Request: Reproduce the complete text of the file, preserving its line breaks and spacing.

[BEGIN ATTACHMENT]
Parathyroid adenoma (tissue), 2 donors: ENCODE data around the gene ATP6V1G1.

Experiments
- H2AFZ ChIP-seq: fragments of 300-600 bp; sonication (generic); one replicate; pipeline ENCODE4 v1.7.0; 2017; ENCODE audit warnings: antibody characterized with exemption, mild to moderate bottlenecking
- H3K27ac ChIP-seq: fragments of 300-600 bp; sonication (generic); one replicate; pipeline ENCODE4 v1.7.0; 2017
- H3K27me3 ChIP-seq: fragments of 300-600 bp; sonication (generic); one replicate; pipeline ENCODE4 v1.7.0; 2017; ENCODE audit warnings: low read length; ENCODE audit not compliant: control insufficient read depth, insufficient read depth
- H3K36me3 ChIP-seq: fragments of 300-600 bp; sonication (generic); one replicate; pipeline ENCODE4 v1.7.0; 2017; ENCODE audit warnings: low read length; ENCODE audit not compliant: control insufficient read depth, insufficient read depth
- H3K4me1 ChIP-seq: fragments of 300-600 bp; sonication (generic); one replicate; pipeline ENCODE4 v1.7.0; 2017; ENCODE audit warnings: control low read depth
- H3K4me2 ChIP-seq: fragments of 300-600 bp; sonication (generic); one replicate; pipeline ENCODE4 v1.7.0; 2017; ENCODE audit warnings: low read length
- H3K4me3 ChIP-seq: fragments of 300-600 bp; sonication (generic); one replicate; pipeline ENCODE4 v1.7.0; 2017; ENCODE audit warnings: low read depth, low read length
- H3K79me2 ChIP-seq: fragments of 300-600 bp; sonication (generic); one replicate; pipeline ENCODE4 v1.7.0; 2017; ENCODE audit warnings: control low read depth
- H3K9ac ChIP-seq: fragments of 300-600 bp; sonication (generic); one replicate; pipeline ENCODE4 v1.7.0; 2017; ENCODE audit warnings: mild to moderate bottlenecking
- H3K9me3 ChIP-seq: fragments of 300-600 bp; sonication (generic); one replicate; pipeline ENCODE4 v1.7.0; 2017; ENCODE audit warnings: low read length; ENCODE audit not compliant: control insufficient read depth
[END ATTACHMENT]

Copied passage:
Parathyroid adenoma (tissue), 2 donors: ENCODE data around the gene ATP6V1G1.

Experiments
- H2AFZ ChIP-seq: fragments of 300-600 bp; sonication (generic); one replicate; pipeline ENCODE4 v1.7.0; 2017; ENCODE audit warnings: antibody characterized with exemption, mild to moderate bottlenecking
- H3K27ac ChIP-seq: fragments of 300-600 bp; sonication (generic); one replicate; pipeline ENCODE4 v1.7.0; 2017
- H3K27me3 ChIP-seq: fragments of 300-600 bp; sonication (generic); one replicate; pipeline ENCODE4 v1.7.0; 2017; ENCODE audit warnings: low read length; ENCODE audit not compliant: control insufficient read depth, insufficient read depth
- H3K36me3 ChIP-seq: fragments of 300-600 bp; sonication (generic); one replicate; pipeline ENCODE4 v1.7.0; 2017; ENCODE audit warnings: low read length; ENCODE audit not compliant: control insufficient read depth, insufficient read depth
- H3K4me1 ChIP-seq: fragments of 300-600 bp; sonication (generic); one replicate; pipeline ENCODE4 v1.7.0; 2017; ENCODE audit warnings: control low read depth
- H3K4me2 ChIP-seq: fragments of 300-600 bp; sonication (generic); one replicate; pipeline ENCODE4 v1.7.0; 2017; ENCODE audit warnings: low read length
- H3K4me3 ChIP-seq: fragments of 300-600 bp; sonication (generic); one replicate; pipeline ENCODE4 v1.7.0; 2017; ENCODE audit warnings: low read depth, low read length
- H3K79me2 ChIP-seq: fragments of 300-600 bp; sonication (generic); one replicate; pipeline ENCODE4 v1.7.0; 2017; ENCODE audit warnings: control low read depth
- H3K9ac ChIP-seq: fragments of 300-600 bp; sonication (generic); one replicate; pipeline ENCODE4 v1.7.0; 2017; ENCODE audit warnings: mild to moderate bottlenecking
- H3K9me3 ChIP-seq: fragments of 300-600 bp; sonication (generic); one replicate; pipeline ENCODE4 v1.7.0; 2017; ENCODE audit warnings: low read length; ENCODE audit not compliant: control insufficient read depth